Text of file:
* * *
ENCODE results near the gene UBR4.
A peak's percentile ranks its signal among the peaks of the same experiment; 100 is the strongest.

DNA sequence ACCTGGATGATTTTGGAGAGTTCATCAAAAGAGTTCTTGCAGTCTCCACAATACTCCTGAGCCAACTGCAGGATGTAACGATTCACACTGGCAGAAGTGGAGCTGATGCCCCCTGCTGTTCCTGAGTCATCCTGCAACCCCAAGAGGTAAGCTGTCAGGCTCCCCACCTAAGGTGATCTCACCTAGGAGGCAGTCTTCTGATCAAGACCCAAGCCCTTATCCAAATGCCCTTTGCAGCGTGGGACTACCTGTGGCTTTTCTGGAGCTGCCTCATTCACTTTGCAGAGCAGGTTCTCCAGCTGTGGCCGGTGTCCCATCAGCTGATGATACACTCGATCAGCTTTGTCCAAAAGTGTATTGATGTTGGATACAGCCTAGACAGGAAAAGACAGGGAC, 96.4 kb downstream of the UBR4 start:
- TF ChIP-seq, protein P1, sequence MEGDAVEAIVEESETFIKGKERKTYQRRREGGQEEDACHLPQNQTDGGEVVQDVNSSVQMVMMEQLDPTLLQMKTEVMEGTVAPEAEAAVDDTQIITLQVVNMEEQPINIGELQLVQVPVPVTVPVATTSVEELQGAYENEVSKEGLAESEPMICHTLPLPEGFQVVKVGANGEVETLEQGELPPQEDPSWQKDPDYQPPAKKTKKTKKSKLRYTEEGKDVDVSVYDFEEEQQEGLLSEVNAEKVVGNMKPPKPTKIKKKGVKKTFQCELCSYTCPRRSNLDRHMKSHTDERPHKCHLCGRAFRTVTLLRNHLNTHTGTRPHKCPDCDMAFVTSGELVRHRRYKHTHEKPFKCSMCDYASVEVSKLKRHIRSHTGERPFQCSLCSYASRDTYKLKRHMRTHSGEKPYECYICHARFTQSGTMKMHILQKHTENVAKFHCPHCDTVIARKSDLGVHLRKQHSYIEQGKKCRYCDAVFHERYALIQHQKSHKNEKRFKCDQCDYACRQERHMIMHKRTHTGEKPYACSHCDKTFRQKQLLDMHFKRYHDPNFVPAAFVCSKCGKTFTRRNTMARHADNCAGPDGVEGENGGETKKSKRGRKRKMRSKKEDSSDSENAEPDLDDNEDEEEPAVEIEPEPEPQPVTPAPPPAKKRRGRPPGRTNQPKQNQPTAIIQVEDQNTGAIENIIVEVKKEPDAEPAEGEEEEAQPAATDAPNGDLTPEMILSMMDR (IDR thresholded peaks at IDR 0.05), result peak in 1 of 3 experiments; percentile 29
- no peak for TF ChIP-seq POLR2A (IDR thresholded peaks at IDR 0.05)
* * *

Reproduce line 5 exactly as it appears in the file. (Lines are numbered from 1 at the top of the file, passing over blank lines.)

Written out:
- no peak for TF ChIP-seq POLR2A (IDR thresholded peaks at IDR 0.05)